The reddish-beige sky was clear, temperatures reached a high of -30 degrees C and a low of -80, and winds were out of the northeast at 20 kilometres an hour, wrote The Globe and Mail May 28 in a story about the first weather report from Mars, using equipment developed in York’s Faculty of Science & Engineering.
The weather reports will include humidity and visibility readings once other pieces of the equipment are activated, said Jim Whiteway, York professor and lead scientist for Canada’s contribution to the Phoenix mission.
He and his colleagues in the Faculty of Science & Engineering are also hoping to learn more about clouds and ice particles, and perhaps how water is cycled on the planet.
The Mars Phoenix science team compiled this Martian weather report based on the spacecraft’s first 18 hours of communication:
- Mars Phoenix landing site
- -30 C Clear skies
- Low: -80 C in the early morning
- High: -30 C in the afternoon
- Average pressure: 0.855 kPa (less than 1/100 sea-level pressure on Earth – 101.325 kPa)
- Wind speed: NE 20 km/h
- Jim Whiteway says pressure and temperature instruments were turned on shortly after NASA’s Phoenix-Mars lander touched down on Sunday, wrote The Canadian Press (CP) May 28. Plans for the lander’s second day of activities were delayed by a communications issue, but officials say it is not a significant problem, wrote CP.
- It was a sunny day to do some rock collecting on Mars yesterday, with light winds and not much blowing sand, wrote Canwest News Service May 28. The high was -30 C, but you’d want a warmer spacesuit to stay out late, because the low dropped to a chilly -80 C.
A Canada-US mission to Mars made a soft landing on Sunday night, and researchers at York University are thrilled that our $37-million weather station is up and running without a hitch.
"Our Canadian team has done an excellent job of giving us weather data," said Peter Smith of the University of Arizona, the chief scientist for Mars Phoenix. Sometime this morning, "they’ll give us their first measurements of cloud height."
Today the Canadian team plans to start running the special "lidar" (like radar, but using laser light), which will shine straight up to measure clouds, fog and dust in the thin atmosphere. For now, the first Canadian equipment ever to transmit data from another planet is the mundane-sounding P and T instrument (for pressure and temperature).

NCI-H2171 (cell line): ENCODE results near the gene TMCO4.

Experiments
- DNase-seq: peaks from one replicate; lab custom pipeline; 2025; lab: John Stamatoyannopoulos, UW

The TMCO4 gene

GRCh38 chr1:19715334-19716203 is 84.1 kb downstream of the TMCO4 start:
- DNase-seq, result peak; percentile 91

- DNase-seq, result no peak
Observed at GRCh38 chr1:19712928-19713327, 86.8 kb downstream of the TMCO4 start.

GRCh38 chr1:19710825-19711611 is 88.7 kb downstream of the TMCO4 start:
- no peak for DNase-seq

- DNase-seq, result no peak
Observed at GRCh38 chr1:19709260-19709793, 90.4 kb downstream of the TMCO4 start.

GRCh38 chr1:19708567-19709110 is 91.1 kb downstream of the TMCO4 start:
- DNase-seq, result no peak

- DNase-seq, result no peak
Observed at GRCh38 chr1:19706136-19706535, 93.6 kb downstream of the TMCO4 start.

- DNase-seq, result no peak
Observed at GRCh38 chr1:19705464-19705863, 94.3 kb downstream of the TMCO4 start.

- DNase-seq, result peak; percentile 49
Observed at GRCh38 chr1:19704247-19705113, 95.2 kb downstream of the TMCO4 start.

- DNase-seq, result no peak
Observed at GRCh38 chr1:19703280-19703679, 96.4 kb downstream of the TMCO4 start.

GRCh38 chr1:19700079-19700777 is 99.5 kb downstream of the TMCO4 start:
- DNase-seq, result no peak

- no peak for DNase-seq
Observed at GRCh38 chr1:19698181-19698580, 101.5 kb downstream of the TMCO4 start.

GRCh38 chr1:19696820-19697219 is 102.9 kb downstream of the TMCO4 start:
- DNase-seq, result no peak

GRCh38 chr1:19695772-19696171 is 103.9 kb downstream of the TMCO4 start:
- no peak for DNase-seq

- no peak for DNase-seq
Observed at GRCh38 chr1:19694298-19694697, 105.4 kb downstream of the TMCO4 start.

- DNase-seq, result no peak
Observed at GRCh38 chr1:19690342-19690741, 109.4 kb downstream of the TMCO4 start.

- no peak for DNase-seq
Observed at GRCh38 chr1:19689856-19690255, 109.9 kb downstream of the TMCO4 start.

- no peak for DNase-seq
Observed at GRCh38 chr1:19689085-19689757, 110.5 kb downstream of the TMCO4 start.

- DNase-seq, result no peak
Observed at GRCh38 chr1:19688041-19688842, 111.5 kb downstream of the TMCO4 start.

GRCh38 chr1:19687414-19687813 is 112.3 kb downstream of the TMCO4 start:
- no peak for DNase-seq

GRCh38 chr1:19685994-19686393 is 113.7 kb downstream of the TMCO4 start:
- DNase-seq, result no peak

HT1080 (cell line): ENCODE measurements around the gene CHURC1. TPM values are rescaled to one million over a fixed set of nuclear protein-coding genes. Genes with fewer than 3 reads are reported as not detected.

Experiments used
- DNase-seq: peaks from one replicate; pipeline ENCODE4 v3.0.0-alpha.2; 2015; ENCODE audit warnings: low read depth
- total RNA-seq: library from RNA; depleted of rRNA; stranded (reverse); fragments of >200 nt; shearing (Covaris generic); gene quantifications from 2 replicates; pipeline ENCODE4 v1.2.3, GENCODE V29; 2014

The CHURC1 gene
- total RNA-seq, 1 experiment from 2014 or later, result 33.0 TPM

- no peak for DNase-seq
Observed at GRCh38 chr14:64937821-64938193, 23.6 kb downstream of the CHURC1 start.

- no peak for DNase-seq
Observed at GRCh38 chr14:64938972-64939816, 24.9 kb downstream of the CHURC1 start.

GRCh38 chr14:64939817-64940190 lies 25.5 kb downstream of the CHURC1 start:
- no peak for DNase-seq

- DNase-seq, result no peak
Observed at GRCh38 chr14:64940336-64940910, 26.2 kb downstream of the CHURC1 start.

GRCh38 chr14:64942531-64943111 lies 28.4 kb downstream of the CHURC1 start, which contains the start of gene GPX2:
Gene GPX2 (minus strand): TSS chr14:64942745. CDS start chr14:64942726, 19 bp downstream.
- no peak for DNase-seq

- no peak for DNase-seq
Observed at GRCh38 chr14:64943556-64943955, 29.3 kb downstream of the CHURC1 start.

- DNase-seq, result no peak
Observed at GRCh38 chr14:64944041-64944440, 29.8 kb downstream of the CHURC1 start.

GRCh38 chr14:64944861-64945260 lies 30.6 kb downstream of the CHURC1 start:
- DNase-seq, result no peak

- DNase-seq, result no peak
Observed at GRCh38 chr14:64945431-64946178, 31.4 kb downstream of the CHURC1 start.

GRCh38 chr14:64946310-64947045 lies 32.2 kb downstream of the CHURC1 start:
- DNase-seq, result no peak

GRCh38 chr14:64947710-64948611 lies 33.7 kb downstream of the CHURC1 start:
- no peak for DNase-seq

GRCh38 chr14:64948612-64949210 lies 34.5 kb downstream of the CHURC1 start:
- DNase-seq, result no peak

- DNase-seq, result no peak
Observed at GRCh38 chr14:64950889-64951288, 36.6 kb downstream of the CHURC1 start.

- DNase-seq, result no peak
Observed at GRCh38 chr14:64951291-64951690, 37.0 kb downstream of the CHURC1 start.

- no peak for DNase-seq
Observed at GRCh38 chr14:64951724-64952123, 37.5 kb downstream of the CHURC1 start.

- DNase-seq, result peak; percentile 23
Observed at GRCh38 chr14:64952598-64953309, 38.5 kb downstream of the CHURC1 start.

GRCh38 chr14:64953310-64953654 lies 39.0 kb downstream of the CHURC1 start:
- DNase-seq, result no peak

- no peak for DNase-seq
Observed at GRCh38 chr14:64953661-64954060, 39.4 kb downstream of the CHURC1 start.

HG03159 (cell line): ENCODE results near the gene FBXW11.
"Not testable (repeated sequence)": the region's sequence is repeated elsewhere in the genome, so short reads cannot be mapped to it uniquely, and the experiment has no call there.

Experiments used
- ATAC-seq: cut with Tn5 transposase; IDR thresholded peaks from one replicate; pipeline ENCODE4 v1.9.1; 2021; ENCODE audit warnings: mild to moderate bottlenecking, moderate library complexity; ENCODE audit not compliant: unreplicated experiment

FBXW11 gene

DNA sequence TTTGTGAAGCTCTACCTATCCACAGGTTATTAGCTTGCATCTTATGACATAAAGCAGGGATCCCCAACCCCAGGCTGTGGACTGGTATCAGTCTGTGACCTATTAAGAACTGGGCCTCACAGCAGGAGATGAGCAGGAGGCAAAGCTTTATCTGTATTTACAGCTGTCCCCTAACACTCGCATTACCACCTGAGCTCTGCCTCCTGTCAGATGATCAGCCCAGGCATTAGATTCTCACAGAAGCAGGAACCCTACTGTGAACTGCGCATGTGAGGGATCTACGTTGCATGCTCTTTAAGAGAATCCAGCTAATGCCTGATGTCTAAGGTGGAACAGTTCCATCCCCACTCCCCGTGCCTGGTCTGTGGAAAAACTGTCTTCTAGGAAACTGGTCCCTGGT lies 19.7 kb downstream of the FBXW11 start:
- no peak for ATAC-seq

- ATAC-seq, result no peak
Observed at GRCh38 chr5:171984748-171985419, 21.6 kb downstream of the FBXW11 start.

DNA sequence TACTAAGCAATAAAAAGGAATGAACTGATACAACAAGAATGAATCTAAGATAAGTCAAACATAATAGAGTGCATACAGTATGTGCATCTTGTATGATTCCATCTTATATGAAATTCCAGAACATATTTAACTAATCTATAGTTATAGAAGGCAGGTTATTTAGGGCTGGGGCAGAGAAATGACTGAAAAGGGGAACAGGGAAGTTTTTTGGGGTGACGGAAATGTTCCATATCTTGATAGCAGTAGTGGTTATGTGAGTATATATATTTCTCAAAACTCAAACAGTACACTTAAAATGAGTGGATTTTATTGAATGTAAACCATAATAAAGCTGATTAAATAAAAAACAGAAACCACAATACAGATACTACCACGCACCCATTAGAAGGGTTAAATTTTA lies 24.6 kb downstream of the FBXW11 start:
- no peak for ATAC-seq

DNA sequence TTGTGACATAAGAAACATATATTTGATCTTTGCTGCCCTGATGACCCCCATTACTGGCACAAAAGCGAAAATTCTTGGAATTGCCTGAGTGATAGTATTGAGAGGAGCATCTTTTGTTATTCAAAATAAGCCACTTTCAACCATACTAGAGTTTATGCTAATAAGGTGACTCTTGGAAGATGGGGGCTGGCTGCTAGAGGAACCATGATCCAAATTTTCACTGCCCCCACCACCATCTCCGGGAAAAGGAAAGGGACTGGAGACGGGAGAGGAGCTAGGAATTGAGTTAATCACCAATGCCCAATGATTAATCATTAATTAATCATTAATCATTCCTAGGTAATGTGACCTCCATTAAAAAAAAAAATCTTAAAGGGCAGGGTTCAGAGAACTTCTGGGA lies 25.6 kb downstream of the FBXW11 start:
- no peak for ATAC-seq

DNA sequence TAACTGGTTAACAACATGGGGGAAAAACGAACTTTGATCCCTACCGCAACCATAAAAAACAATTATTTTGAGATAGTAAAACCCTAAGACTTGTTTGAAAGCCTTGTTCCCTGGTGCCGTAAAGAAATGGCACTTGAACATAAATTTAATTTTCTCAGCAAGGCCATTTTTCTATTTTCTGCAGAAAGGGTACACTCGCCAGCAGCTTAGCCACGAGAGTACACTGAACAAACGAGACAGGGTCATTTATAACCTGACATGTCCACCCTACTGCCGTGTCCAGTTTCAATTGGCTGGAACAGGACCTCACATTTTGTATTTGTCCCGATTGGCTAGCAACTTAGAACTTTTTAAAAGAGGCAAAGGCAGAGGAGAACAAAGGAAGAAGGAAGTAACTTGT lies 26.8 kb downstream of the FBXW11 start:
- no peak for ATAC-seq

It did a stellar job on Mars Lander Day One, sending back data recorded over 19 hours: Temperatures from -30 C to -80 C, and air pressure of eight millibars, compared with an average of just over 1,000 at sea level on Earth, indicating a very thin atmosphere.
- CBC News online, CP24 and City-TV also carried stories about the York Phoenix team’s weather report May 27.
- Peter Taylor, professor in York’s Faculty of Science & Engineering, spoke about the weather on Mars, on Nunavut’s CFFB-AM Radio May 27.
Giving youth a chance
One of the major causes of youth homelessness is isolation but, together, communities can find solutions to give youth a chance for a brighter future, wrote the Welland Tribune May 28 in a story about a panel discussion in that city that included Professor Stephanie Baker Collins of York’s Atkinson School of Social Work.
In 2006, Start Me Up Niagara undertook a study on homeless employment access in the region, which focused on adults but showed some interesting information that relates to youth, said Baker Collins. That study discovered 42 per cent of homeless people surveyed had first become homeless at 16 years of age or younger. "Being homeless at a young age is more likely to put a person on a path to homelessness in the future," said Baker Collins.
- Francis Garon, political science professor at York’s Glendon campus, spoke about Ontario’s plans to ban drivers’ use of cellphones on Radio Canada Toronto’s “Au delà de la 401” program May 27.
- Leo Panitch, political science professor in York’s Faculty of Arts, spoke about British politics and the British Labour Party, on CTS-TV’s “Michael Coren Live" program May 27.